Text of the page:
The reporting for this story was supported by the Pulitzer Center.
TEHRAN — Hundreds of older, mostly blue-collar workers whooped and cheered as parliamentary candidate Sayed Miaad Salehi worked the crowd with the practiced voice of a populist orator.
“If elected, I will promote transparency and work to lower the outrageously high government salaries,” he told the rapt audience of about 400 people at a meet-the-candidates event for seniors. Afterward, Salehi was mobbed by 20 retirees asking for his number so they could contact the up-and-coming parliamentarian after Friday’s elections.
Salehi is young, charismatic, and one of thousands of hard-line politicians in Iran hoping to win by capitalizing on rage at the Iranian government — and the U.S.
Three years ago, hard-line politicians, who opposed the nuclear accord, would have done poorly at the ballot box. But in Friday’s parliamentary elections, Salehi and others like him are expected to score a big victory, which could raise tensions with the U.S. and throughout the region.
Two years of crippling U.S. sanctions have helped cause a two-thirds drop in the Iranian currency. Many Iranians blamed their own government’s corruption and incompetence, taking to the streets with demonstrations last November. But then the U.S. killed General Qassem Soleimani, a top official of the Revolutionary Guard and the second most popular leader in Iran.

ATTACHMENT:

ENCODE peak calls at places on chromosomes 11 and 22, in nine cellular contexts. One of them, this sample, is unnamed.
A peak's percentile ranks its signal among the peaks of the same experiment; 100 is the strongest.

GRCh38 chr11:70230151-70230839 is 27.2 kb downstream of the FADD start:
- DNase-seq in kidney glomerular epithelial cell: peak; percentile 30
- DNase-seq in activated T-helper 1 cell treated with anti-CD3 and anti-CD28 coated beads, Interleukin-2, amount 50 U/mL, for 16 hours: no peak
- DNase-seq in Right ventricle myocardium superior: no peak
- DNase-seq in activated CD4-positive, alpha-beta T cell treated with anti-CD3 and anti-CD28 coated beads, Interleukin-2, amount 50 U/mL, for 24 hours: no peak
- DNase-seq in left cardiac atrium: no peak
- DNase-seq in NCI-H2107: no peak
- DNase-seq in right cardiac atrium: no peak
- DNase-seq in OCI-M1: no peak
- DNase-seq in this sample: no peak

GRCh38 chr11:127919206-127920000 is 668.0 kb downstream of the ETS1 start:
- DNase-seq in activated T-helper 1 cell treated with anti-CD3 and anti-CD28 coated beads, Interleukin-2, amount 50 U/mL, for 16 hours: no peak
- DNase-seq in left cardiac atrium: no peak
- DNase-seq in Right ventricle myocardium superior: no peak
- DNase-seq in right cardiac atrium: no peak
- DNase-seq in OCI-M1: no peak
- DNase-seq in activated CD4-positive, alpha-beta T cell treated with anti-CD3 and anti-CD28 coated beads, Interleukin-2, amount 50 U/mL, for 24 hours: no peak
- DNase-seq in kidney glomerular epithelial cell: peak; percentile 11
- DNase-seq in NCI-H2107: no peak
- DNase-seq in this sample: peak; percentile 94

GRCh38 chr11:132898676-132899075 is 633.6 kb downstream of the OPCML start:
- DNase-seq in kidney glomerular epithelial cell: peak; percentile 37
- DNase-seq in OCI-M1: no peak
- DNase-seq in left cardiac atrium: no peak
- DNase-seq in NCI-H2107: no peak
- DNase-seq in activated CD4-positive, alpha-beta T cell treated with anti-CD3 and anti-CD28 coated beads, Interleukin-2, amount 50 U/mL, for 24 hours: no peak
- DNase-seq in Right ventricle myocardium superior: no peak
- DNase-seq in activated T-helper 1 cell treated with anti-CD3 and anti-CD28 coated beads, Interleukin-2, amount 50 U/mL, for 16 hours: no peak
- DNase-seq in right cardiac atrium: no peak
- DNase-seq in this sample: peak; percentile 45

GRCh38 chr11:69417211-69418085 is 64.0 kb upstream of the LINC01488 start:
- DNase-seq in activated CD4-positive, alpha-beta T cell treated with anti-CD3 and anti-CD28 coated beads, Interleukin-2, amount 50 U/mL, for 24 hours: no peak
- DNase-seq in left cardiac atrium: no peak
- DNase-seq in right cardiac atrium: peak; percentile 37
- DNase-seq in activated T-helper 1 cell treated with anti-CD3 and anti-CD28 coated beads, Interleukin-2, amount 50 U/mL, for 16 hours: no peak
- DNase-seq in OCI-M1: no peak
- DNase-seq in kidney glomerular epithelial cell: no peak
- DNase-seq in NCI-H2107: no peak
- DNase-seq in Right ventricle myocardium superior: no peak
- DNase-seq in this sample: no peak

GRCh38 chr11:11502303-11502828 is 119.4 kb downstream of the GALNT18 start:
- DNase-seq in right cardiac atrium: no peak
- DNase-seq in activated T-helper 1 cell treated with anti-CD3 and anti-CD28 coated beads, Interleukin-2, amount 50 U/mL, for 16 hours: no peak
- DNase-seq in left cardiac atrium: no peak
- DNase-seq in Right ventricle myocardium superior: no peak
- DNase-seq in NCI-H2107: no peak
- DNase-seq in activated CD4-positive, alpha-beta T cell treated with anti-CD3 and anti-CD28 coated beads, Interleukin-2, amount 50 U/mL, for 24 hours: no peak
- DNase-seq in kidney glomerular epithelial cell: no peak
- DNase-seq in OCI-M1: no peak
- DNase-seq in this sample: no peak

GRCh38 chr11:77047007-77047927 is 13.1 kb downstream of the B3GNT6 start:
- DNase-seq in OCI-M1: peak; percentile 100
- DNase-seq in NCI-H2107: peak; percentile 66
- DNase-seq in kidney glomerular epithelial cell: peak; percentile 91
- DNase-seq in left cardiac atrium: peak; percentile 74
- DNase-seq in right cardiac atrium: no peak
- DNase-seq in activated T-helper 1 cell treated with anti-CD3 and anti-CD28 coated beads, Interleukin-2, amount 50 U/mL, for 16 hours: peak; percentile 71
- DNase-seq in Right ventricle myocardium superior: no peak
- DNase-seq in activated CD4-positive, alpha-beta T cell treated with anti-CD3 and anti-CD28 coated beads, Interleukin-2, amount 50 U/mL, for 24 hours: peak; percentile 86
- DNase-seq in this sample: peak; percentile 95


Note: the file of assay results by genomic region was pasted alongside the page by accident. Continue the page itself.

Soleimani’s death in early January convinced Hasan Muhamdi, 67, to vote for the hard-liners. While collecting a share of food set aside for him at a nonprofit, Muhamdi told VICE News, “I will definitely vote. It’s a punch in the face of Trump!”
The parliamentary elections are a bellwether for next year’s presidential race and a measure of popular support for confrontation with the U.S.
This trend is familiar around the world: Working-class people fed up with a lack of opportunity are striking back at a government backed largely by wealthier and more-educated citizens.
In this case, Iranians are also striking back at the U.S.
Friday’s elections pit reformists, who dominate the Parliament and largely support President Hassan Rouhani, against right-wing politicians called “principalists,” who favor greater state intervention in the economy and crackdowns on dissenters.
These hard-liners control the judiciary, the intelligence services, and the officer corps of the Revolutionary Guard, drawing strong support from the clergy, religious workers, and business people. Reformists, who want a free market and moderate reforms to Iran’s system, are broadly supported by intellectuals, the upper middle class, and some big business people.
READ: Iranians Mourning Soleimani Want Retaliation Against the U.S.
The groundwork for a hard-line resurgence was laid when President Donald Trump unilaterally pulled out of the Iran nuclear accord and imposed harsh sanctions on the country in 2018. Those measures, combined with economic mismanagement, led to 38% inflation and an economic crisis.
Many ordinary Iranians blame the crisis on the more moderate politicians currently running the show.
“The U.S. withdrawal from the nuclear accord was a humiliation for the reformists,” a prominent journalist and Rouhani supporter told VICE News, speaking on condition of anonymity for fear of retaliation. “It was Trump’s gift to the hard-liners.”
Hard-liners continue to argue that Rouhani should accept the consequences for having negotiated the nuclear accord in the first place.
“Why sit down and be friendly with people who say you're lying?” said Nader Talebzadeh, a hard-line leader who hosts an influential weekly TV show.